A total of 59 people connected to Canada finally made it out of the Gaza Strip on Tuesday, Ottawa confirmed, as the federal government worked to get hundreds of Canadians out of the besieged Palestinian territory.
Foreign Affairs Minister Mélanie Joly announced the successful passage of a first group of Canadians into Egypt on Tuesday morning in a video message from Tokyo, where she was meeting with her G7 counterparts to discuss the deadly month-old war between Israel and Hamas.
“I have good news to share, a bit of light in dark times,” she said. “I know families and loved ones have been waiting anxiously. Finally, the first group of Canadians were evacuated out of Gaza.”
By the end of the day, Global Affairs Canada confirmed that 59 Canadians, permanent residents and family members had crossed the Rafah border into Egypt — a passage out that countries including Canada have been demanding for weeks.
“Canada does not determine when or how many persons can cross each day,” the department said in a late afternoon statement.
“As the situation is quite fluid and unpredictable, Canadians should be prepared for significant delays at the Rafah border.”
It said Canadian officials were on the Egyptian side of the border to welcome those who are leaving and facilitate their transportation to Cairo.
Those who cross over are allowed to stay in Egypt for a maximum of three days.
The department had said in a statement on Monday that the Israeli military has assured Canada more than 400 of its citizens would be able to cross “in the coming days.”
The breakthrough on Tuesday came after Canada had told citizens trapped Gaza they could be allowed out over the weekend, but attacks by Israel closed the Rafah crossing — the only way out for foreign nationals — until Monday.
The Gaza border authority evacuation list, as presented on a widely circulated Google spreadsheet, showed about 20 people listed as Canadian citizens were eligible to leave on Tuesday, along with another 60 people connected to Canada.
Global Affairs said Canadians who were on the “approved list for crossing” were contacted, and Canadian officials are reaching out directly to people on the list who did not cross on Tuesday.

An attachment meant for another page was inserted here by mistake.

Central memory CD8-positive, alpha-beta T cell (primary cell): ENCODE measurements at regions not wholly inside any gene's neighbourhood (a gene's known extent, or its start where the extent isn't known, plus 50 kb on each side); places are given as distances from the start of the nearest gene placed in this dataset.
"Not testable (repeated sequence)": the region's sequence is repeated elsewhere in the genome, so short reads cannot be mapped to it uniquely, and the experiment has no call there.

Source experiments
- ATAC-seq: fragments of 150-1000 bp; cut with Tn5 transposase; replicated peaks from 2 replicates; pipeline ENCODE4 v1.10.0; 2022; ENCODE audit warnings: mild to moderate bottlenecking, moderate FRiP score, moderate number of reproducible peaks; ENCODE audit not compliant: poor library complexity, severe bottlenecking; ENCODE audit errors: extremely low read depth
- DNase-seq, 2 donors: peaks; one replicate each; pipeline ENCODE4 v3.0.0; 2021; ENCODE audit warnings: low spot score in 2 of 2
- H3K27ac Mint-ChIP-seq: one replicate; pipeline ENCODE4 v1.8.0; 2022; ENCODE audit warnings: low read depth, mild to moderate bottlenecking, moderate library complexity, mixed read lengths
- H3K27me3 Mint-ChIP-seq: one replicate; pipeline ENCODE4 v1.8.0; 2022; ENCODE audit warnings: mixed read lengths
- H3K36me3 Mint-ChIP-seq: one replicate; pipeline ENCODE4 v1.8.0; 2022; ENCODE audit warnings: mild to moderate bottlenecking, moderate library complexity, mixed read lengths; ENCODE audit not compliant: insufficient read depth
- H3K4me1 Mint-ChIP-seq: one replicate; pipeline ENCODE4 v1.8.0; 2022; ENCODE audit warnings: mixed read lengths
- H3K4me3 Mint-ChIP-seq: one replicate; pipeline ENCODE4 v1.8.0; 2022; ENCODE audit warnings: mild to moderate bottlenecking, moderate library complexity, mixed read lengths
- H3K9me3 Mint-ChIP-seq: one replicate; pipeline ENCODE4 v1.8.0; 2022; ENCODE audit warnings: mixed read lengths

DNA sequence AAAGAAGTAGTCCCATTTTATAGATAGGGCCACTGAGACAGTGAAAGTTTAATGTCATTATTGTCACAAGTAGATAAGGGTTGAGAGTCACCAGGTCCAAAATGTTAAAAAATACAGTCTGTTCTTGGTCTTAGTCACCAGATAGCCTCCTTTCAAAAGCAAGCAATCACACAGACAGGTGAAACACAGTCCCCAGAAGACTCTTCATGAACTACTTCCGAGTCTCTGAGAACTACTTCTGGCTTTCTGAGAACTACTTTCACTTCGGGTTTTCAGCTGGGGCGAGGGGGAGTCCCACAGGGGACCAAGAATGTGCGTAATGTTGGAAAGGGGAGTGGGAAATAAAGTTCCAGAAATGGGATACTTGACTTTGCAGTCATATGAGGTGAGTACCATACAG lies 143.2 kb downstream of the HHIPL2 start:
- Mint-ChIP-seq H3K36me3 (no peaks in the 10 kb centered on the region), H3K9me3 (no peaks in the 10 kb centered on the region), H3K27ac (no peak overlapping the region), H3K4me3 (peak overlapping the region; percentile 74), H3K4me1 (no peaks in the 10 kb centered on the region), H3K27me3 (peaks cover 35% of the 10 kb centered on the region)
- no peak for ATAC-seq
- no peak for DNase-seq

The document also contains names of other foreign nationals who have been granted permission to leave, hailing from countries including France, the Philippines, Ukraine, Moldova, Germany and the United Kingdom.
Prime Minister Justin Trudeau told reporters on Tuesday that while it is welcome news that the first Canadians have left, “there are hundreds to get out.”
He pledged that his government would keep working “until all Canadians and their families are out of Gaza.”
Defence Minister Bill Blair told reporters “it’s not anticipated that the military will be required” to bring Canadians who escaped back to Ottawa, because, “There are commercial flights available.”
“There are a number of measures that have already been put in place by our consular officials there to provide the necessary support, shelter, food, accommodation, then assistance in arranging for transport home,” he told reporters on Tuesday.
Blair said Canada is expecting those fleeing Gaza to pay for flights on their own, but he added that if people are unable to afford the cost, Global Affairs Canada can tap into what he described as “provisions” to assist them.
Canada sent military flights to Tel Aviv to help Canadian citizens, permanent residents and their families leave Israel in the days following the surprise attacks by Hamas on Oct. 7, which left 1,400 Israelis dead and saw another 240 people taken hostage.
Israel retaliated by launching a month-long bombing campaign, which the Hamas-controlled Gaza Health Ministry says has left more than 10,000 people dead. It reports that more than 40 per cent of those killed have been children. Canada has listed Hamas as a terrorist entity for more than two decades.
Blair defended the decision not to provide military assistance to Canadians leaving the Palestinian territory even though it was provided to those fleeing Israel.
He said Air Canada had no longer been flying into Tel Aviv’s Ben Gurion Airport in the wake of the attacks, and that significant limits had been placed on the ability of commercial flights to operate.
Simply put, Blair said, Canada had not been asked to help with evacuation flights out of Egypt because commercial flights remained accessible.
International Development Minister Ahmed Hussen told reporters on Tuesday that Canada was “very much encouraged” by fact the first group of Canadians were able to cross, and hoped more would continue to do so in the days ahead.
“I believe this will build the momentum to get the rest of them out, now that we’ve worked on the modalities to ensure safe passage.”